Thursday, April 20, 2017
Justin Martyr was born in a place known as Flavia Neapolis some 70 miles away from Jerusalem. But he was thoroughly influenced by the Greeks and Romans in his birth, childhood, and upbringing. Evidently his family was of some influence and considerable wealth because he had the relative luxury of an education in a time when education was a nice thing largely available only to the wealthy and powerful. He excelled in his studies and moved on to study philosophy in an anxious pursuit of wisdom and truth. He professed to be a lover of wisdom but at times it must have been easier to believe he was a lover of the comfort and security that money and education afforded him. Justin sought truth but found it nowhere that he looked until a Christian--one of those that Rome abhorred and detested--began to speak with him about the faith that he or she professed. Justin asked his questions and wondered openly if it might not be the case that this Jesus was right when he claimed to be "The Truth." As he studied the faith of the Christians more and more he found himself falling further and further into the grips of a faith that enlivened and comforted him in ways that influence, money, and acclaim could not. Soon, he became a convert and made it well known to his colleagues, peers, and students that he was no longer on a philosophical quest to find truth because he had met "The Truth."
He identified himself in his numerous writings as a Samaritan even though he was most definitely a Roman citizen and he had been raised to serve and follow the gods of his father and his father's father. Perhaps he identified himself as a Samaritan because he knew that in his faith he was the unlikely heir of the covenant promised to Abraham and others. He knew that he had been grafted into a story that was not his own but was, in fact, a story that ended in redemption and resurrection. Thus, he was an outsider who had been loved and cared for by Jesus and and he was an outsider that was on the route that led to salvation and healing. Or, perhaps, he identified himself as a Samaritan because he longed to live into the role of the Good Samaritan that Jesus had talked about. Perhaps Justin hoped to go where others refused to go to be with those the world rejected so that he might find Christ among the stranger and refugee. Regardless, he continued living a life of a philosopher and rhetorician but his speech turned to a testimony of what God had done in Jesus and what God wanted to do in the lives of those who heard Justin's words.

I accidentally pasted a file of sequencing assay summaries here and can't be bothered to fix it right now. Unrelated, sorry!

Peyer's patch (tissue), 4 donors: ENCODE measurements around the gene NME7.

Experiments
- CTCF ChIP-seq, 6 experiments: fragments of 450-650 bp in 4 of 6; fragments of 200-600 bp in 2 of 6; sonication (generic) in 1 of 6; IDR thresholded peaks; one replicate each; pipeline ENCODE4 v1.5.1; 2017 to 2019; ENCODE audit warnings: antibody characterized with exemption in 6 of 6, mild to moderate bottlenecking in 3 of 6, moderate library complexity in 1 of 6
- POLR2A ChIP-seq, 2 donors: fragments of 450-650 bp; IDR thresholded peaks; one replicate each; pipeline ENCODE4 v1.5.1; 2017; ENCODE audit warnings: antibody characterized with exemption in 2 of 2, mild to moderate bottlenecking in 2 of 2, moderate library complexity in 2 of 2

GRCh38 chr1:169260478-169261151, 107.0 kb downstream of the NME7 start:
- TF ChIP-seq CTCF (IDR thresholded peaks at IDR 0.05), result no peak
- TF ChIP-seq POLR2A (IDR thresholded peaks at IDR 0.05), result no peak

Given the incredible position that Justin had within Roman society he began to deliver the Gospel to ears that might never have heard it. He argued that while Rome was killing Christians it was missing the point and pronouncing Christians evil while being seduced to do so by evil itself. He insisted that Christians were not evil and were, in fact, following after "The Truth" even while others failed to see it. Eventually he was arrested for having the audacity to say such things as: "We pray for our enemies; we seek to persuade those who hate us without cause to live conformably to the goodly precepts of Christ, that they may become partakers with us of the joyful hope of blessings from God, the Lord of all." and "Wherein is it possible for us, wicked and impious creatures, to be justified, except in the only Son of God? O sweet reconciliation! O untraceable ministry! O unlooked-for blessing! that the wickedness of many should be hidden in one godly and righteous man, and the righteousness of one justify a host of sinners!"
Finally, those whom he preached to brought him to trial with other soon-to-be martyrs. The prefect said to them, "Sacrifice to the gods or you will be mercilessly tortured."
Justin replied, "Nobody in their right mind would give up faith for apostasy and your merciless torture is what we desire because it leads to our salvation and gives us confidence to face a greater trial--the judgment to which all men will come before our Lord and Savior Jesus Christ." Then he joined with the others to be martyrs and invited the Romans to do whatever it was that they desired since they professed the Christian faith and refused to become apostates and sacrifice to the idols. So, they were tortured mercilessly and finally beheaded as an example to the Roman citizens of how evil the Christians were and how good the Romans were.
Posted by Joshua Hearne at 7:00 AM